Smiley Face Killers Victim Zero, Patrick McNeill (1997)

Mar 28, 2016

In 1997, the world had yet to learn of the Smiley Face Killers when Patrick McNeill went mysteriously missing from uptown Manhattan in the dead of winter and his body was found months later in the East River beside a Brooklyn pier.

The 21-year-old Fordham University student’s epic missing-persons search and bizarre death rattled New York City and its homicide detectives two decades ago. Since then, however, hundreds of young men have similarly perished, in a drowning-man phenomena that continues to spread like a pandemic throughout North America and abroad.

Dubbed the ‘Smiley Face Serial Murders’ for iconic graffiti found at approximately four-dozen such crime scenes, the widening spree has gained international attention in recent years, and yet, as with the McNeill cold case, still remains unsolved.

No arrest was ever made or even a single Person Of Interest identified in the abduction and murder of Patrick McNeill back in February 1997. This is Victim Zero’s story:

Patrick McNeill "found drowned" article image 1997

There are conflicting accounts regarding the last time Patrick McNeill was ever seen alive. Some people said he was only a little bit drunk, and some said he was a lot. Some said he accidentally fell into the East River and drowned himself, and some said he was murdered.

What is agreed upon and substantiated by numerous witnesses and video surveillance is that the 21-year-old was last observed on the evening of February 16th 1997 at an uptown Manhattan bar called the Dapper Dog where he’d been drinking with some of his peers.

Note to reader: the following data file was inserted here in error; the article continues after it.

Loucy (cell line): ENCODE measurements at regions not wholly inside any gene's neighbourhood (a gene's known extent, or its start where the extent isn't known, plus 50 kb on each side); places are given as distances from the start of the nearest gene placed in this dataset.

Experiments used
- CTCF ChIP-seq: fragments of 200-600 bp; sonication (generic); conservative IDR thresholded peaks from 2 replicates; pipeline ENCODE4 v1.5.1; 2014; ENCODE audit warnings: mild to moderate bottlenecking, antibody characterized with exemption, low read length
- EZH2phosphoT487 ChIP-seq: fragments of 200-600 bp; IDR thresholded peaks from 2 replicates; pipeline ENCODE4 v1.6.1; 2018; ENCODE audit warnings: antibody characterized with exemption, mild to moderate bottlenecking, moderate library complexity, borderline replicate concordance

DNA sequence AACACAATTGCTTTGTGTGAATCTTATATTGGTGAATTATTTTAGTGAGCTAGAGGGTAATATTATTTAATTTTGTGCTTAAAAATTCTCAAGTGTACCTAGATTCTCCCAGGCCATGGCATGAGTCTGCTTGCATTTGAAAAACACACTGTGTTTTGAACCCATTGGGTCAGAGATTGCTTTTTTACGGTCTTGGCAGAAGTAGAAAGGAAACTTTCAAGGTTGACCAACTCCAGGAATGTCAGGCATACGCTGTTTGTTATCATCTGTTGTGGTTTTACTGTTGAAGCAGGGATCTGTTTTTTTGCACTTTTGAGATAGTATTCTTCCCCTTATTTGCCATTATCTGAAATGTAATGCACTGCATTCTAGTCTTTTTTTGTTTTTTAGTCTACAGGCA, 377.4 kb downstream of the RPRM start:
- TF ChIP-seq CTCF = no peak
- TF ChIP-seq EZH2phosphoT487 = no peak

The Dapper Dog was a small, narrow college dive that local university students would frequent on the weekends when school was in session. Favored for its frat-like atmosphere, loud music and free-flowing booze, this popular pub also attracted its younger patrons with a “guest bartender” night, routinely appointing a popular student to bartend for the evening in hopes he might persuade his circle of friends to stop by for a drink and loosen their wallets.

By 1997 when McNeill and his classmates made the Dapper Dog their official watering hole, its owners had already racked up a considerable number of citations for their laissez faire serving policies. Among the most notable violations, selling alcohol to minors and continuing to serve customers who were visibly and seriously intoxicated. Noise violations were also included in the list of complaints against them, these filed by various neighborhood residents.

One of his college suitemates was the” master of ceremonies” on that February night Patrick McNeill visited The Dapper Dog for the last time in his life. Colleagues of McNeill say he was aware this particular young man didn’t care for him very much, but he felt he would be lending some support by showing up anyway. McNeill was a well-liked student otherwise and famous for going out of his way to help people; at the time, involved in at least a half dozen altruistic groups and related activities. A social organizer as well, he was also in charge of booking the entertainment acts for Fordham University, so showing up at a place where he may not have been wanted is probably best viewed within this context.